Date Published: October 30, 2015
Publisher: Public Library of Science
Author(s): Elizabeth A. Falendysz, Juan G. Lopera, Faye Lorenzsonn, Johanna S. Salzer, Christina L. Hutson, Jeffrey Doty, Nadia Gallardo-Romero, Darin S. Carroll, Jorge E. Osorio, Tonie E. Rocke, A. Desiree LaBeaud. http://doi.org/10.1371/journal.pntd.0004130
Abstract: Monkeypox is a zoonosis clinically similar to smallpox in humans. Recent evidence has shown a potential risk of increased incidence in central Africa. Despite attempts to isolate the virus from wild rodents and other small mammals, no reservoir host has been identified. In 2003, Monkeypox virus (MPXV) was accidentally introduced into the U.S. via the pet trade and was associated with the Gambian pouched rat (Cricetomys gambianus). Therefore, we investigated the potential reservoir competence of the Gambian pouched rat for MPXV by utilizing a combination of in vivo and in vitro methods. We inoculated three animals by the intradermal route and three animals by the intranasal route, with one mock-infected control for each route. Bioluminescent imaging (BLI) was used to track replicating virus in infected animals and virological assays (e.g. real time PCR, cell culture) were used to determine viral load in blood, urine, ocular, nasal, oral, and rectal swabs. Intradermal inoculation resulted in clinical signs of monkeypox infection in two of three animals. One severely ill animal was euthanized and the other affected animal recovered. In contrast, intranasal inoculation resulted in subclinical infection in all three animals. All animals, regardless of apparent or inapparent infection, shed virus in oral and nasal secretions. Additionally, BLI identified viral replication in the skin without grossly visible lesions. These results suggest that Gambian pouched rats may play an important role in transmission of the virus to humans, as they are hunted for consumption and it is possible for MPXV-infected pouched rats to shed infectious virus without displaying overt clinical signs.
Partial Text: Monkeypox (MPX) is an emerging disease caused by an Orthopoxvirus, Monkeypox virus (MPXV). It is closely related to smallpox, although it has a much lower mortality rate in humans, around 10% for the Congo Basin clade of MPX, compared to up to 40% mortality for smallpox [1,2]. Unlike smallpox, MPX is a zoonosis. Historically, MPXV has circulated in central and west Africa but was first discovered in 1958 in imported captive monkeys in Copenhagen . The prevalence and distribution of this disease first became of interest in the 1970s during the smallpox eradication campaign, as public health agencies needed a way to differentiate between cases of MPX and smallpox. Analysis of human clinical samples revealed that there are two geographically distinct clades of the virus, west African and central African . In west Africa, no human cases of MPX have been reported since the 1980s, although serological studies have demonstrated that anti-orthopox antibodies are still present in humans from this region [5,6]. In contrast, the number of cases of MPX continues to increase in central Africa . Historically the majority of MPX cases have been reported in Democratic Republic of Congo (DRC), but newer reports of MPX have emerged from the neighboring countries of Republic of Congo (ROC) and Sudan [1,8]. The reasons for the change in incidence and geographic distribution of MPX are unclear. Identification of the reservoir host(s) is necessary to build a more thorough understanding of the epidemiology of Monkeypox in Africa and to develop prevention strategies to reduce new human cases.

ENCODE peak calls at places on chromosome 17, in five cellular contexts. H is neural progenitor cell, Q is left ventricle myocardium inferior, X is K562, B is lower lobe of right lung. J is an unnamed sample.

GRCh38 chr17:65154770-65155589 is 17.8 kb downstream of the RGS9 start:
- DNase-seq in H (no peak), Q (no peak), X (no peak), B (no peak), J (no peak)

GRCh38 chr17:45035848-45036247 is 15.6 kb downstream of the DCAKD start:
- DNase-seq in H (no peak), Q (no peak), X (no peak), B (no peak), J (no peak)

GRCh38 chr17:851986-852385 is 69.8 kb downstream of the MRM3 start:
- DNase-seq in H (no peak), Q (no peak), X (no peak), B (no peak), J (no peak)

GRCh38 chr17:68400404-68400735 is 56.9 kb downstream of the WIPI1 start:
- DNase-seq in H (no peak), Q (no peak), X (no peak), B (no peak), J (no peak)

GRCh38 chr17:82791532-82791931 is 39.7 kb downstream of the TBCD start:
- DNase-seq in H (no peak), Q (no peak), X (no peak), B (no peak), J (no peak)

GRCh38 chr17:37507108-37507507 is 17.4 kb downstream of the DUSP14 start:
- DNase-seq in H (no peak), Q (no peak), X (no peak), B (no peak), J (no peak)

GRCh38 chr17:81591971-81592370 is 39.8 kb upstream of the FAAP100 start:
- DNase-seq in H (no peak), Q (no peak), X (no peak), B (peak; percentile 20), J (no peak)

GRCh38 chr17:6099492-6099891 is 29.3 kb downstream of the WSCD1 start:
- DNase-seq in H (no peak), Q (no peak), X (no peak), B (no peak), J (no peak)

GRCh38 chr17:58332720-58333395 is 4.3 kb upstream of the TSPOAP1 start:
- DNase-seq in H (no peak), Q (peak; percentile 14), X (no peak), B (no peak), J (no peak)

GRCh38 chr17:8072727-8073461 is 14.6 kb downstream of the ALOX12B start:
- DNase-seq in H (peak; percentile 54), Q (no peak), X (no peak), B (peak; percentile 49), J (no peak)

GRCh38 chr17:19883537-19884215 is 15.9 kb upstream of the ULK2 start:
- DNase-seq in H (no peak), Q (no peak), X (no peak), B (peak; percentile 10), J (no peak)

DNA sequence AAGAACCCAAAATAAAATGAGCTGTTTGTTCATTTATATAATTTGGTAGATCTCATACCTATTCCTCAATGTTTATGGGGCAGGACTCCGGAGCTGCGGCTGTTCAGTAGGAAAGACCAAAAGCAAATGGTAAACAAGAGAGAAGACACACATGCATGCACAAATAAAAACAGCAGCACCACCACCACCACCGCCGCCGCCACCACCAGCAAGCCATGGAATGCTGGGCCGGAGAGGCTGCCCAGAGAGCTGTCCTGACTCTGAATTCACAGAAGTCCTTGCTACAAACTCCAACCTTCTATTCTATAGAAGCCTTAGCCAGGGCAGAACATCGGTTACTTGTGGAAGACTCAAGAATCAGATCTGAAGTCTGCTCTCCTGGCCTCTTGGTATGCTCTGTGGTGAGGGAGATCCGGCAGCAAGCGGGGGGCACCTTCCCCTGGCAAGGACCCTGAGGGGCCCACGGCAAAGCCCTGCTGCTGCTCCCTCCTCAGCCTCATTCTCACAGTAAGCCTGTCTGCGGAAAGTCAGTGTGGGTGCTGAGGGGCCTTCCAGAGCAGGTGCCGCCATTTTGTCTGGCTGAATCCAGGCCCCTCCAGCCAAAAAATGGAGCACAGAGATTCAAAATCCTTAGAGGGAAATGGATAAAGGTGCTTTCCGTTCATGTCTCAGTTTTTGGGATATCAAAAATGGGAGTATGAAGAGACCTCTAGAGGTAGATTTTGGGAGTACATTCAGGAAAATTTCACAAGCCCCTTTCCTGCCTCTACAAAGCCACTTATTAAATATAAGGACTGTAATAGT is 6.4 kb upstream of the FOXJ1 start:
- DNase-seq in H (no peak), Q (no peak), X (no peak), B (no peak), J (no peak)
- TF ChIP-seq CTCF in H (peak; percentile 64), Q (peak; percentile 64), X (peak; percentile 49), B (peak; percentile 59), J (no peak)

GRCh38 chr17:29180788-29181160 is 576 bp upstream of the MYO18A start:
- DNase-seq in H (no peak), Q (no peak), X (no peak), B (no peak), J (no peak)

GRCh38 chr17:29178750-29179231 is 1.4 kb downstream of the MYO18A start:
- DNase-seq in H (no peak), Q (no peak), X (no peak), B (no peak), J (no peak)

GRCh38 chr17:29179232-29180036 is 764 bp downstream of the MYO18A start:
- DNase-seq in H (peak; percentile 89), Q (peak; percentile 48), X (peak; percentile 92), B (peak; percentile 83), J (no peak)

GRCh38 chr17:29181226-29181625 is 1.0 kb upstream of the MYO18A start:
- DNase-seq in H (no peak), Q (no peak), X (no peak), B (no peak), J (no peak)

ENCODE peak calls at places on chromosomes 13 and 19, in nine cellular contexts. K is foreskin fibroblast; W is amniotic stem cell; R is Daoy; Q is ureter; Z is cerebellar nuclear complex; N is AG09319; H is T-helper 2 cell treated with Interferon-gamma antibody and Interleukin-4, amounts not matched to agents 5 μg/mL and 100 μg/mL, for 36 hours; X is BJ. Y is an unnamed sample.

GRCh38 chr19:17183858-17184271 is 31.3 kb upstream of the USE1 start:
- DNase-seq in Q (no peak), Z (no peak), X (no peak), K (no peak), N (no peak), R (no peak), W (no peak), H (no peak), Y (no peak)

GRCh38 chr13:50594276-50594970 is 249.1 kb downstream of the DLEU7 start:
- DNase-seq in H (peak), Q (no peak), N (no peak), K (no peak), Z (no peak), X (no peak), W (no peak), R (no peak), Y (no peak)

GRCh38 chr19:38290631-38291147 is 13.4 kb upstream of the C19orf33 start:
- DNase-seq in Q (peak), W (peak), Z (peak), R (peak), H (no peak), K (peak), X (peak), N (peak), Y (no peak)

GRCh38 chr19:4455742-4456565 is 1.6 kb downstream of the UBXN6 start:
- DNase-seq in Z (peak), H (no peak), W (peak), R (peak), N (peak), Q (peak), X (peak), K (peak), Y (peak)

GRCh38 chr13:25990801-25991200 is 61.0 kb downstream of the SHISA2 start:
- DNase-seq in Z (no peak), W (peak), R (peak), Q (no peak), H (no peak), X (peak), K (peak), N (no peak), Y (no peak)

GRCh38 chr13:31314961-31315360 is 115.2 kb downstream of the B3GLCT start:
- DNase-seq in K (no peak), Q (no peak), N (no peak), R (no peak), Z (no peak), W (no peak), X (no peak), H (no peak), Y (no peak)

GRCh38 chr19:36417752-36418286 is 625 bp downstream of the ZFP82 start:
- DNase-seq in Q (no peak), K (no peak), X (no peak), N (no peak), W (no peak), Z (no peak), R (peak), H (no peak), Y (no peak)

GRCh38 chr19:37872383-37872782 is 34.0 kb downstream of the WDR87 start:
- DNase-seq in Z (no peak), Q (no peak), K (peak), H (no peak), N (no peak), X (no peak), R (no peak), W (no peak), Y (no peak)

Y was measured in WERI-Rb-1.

Most notably, this study demonstrated that Gambian pouched rats can be infected with and shed MPXV in the absence of clinical signs of disease. Infected Gambian pouched rats shed up to 106 pfu of virus, which is an infectious dose for many species, including non-human primates and other rodents [36,37,38]. The ID route of infection was more pathogenic than the IN route, although both routes resulted in shedding of live virus. Clinical characteristics of MPXV infection and shedding provide valuable information as to the potential role of this rodent species as a reservoir for MPXV. The ability to survive infection for a reasonable time period is an important trait for a reservoir host, as it must be able to transmit the virus to other individuals in order to maintain viral circulation. This study did not find evidence of aerosol transmission between Gambian pouched rats when animals were housed in individual cages within the same room. The sentinel animal was seronegative at the end of the study and no virus was detected in tissues, blood, or swabs from this animal. Direct contact or fomite transmission may be required. Pouched rats are solitary animals that live in burrows [39,40]. To easily transmit the virus they must be healthy enough to leave the burrow and come into contact with other animals or shed the virus into the environment. Our data indicate that an infected Gambian pouched rat is able to shed virus in oral, nasal, ocular, and rectal secretions, and most infected animals remain healthy enough to maintain normal foraging behavior. Viral titers in oral secretions were greater than 106 pfu, which has now been demonstrated to be an infectious dose for Gambian pouched rats. From other studies, we know this is also a lethal dose for cynomologous macaques, prairie dogs, and ground squirrels [36,37,38]. Thus, an infected pouched rat could transmit to other con-specifics via fomites, such as a shared food source, or via direct contact during mating or fighting.